Moving for foreign health care can be stressful
Dear Liz: My husband is 55 and we are hoping to retire in five years. That gives us time to clean up our outstanding debt (the house, car and credit card debt from medical bills). We have a little over $1 million saved. He was recently offered early retirement but didn’t take it because of our debt and my health problems. I have end-stage liver disease and recovered from liver cancer. I have been collecting disability for a while.
I’m doing relatively well for my condition. However, at any time my health can take a bad turn. So I was interested in what you said about living in other countries to get affordable health care. If we were to do that, how long would we need to live there to qualify for health care? Should we talk to a tax preparer and financial advisor?
Residency requirements to qualify for public health care vary by country, said Kathleen Peddicord, founder of the international living site Live and Invest Overseas. “In some cases it’s instant, in others it could take years,” she says.
In most countries, anyone who is employed or self-employed can instantly access the public system. Some countries allow non-workers to opt into this system by volunteering to pay into it, but there may be restrictions for those with pre-existing conditions. If you’re collecting Social Security disability, you probably have Medicare, but that coverage typically doesn’t extend abroad.
Expatriates in good health can use an international medical plan to bridge any gaps in coverage, but those policies also typically exclude pre-existing conditions. You might have to settle for a more limited travel medical plan that would expire after six months and need to be renewed, she said. Given your serious health issues, that could be problematic.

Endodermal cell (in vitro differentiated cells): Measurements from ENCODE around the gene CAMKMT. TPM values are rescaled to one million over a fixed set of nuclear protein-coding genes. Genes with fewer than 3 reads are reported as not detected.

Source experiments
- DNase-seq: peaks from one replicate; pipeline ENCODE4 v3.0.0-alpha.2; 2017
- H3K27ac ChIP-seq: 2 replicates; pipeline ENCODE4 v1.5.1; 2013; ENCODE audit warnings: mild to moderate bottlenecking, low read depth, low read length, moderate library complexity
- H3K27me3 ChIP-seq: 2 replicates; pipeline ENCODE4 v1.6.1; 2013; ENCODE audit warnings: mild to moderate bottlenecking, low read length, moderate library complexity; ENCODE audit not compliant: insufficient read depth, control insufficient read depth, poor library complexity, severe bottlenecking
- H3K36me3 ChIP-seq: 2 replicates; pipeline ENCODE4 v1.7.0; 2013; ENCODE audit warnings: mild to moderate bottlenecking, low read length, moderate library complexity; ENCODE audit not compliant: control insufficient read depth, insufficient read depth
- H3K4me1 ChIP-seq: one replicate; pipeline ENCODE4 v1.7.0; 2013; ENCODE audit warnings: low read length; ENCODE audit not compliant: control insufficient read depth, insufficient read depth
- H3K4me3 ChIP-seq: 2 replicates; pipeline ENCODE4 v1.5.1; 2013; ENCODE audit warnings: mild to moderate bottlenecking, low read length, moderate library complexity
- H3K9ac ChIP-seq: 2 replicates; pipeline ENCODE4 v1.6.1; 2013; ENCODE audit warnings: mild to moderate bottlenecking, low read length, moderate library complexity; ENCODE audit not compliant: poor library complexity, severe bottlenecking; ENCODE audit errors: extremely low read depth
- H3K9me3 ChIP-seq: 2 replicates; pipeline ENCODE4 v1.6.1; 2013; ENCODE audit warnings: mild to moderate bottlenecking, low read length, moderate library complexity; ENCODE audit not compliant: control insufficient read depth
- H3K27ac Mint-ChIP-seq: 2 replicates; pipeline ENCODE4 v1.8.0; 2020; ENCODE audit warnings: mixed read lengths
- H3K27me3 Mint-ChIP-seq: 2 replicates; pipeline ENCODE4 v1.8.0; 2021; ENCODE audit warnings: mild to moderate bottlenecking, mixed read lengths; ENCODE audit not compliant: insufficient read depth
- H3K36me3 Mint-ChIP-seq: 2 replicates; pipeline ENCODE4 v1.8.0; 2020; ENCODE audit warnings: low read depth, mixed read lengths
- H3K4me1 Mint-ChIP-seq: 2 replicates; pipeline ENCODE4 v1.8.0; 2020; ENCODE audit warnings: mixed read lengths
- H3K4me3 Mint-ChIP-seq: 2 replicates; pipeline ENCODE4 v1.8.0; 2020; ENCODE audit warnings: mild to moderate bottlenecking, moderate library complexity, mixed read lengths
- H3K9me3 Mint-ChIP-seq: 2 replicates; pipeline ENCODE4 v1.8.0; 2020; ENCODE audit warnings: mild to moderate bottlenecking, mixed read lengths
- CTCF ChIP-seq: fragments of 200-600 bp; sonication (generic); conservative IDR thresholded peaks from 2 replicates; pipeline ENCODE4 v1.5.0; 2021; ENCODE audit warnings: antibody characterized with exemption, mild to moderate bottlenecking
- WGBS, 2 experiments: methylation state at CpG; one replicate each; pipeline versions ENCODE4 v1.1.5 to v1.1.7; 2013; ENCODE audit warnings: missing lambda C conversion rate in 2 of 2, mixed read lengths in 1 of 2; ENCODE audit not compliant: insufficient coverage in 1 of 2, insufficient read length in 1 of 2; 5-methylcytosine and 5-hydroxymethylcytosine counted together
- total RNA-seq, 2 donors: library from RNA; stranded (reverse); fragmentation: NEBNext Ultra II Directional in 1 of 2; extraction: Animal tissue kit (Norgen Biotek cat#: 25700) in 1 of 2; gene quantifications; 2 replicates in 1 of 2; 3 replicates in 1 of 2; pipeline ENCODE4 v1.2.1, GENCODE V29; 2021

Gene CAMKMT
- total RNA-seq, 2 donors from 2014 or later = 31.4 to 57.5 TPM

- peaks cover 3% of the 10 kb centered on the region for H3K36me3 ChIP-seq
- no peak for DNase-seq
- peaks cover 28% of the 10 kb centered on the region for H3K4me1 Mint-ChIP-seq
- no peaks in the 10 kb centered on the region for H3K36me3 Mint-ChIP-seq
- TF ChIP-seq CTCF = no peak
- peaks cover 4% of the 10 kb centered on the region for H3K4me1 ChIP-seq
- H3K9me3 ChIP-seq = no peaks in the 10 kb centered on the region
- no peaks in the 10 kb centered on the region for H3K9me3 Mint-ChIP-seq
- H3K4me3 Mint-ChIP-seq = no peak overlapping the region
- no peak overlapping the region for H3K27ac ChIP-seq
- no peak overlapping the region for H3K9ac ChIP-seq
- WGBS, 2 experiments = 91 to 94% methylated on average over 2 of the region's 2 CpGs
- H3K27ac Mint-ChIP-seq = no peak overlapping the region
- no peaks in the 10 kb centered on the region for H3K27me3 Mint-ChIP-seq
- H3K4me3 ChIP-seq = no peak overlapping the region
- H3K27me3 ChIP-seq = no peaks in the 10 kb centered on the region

Then there’s the potentially enormous stress of moving to a foreign country, adapting to a different culture and possibly learning a new language. Even in countries with excellent health care, finding specialists who can help you manage your condition and who can communicate clearly with you, can be a hassle.
If you can find advisors familiar with life in the country of your choice, that could be helpful, but you’ll probably be doing a lot of research on your own. Before you decide to move, you should make at least one and preferably a few trips to the country to get a better idea of the challenges.
Dear Liz: You’ve written about Social Security survivor benefits and how after one spouse dies, the other gets only one check, which is supposed to be the larger of the two the couple previously received. I know a woman who is still collecting both her own and her deceased husband’s check. How is that possible?
That can happen if the death wasn’t properly reported to the Social Security Administration. Continuing to collect and cash the dead person’s checks is fraud. You can report it by calling Social Security’s fraud hotline at (800) 269-0271 from 10 a.m. to 4 p.m.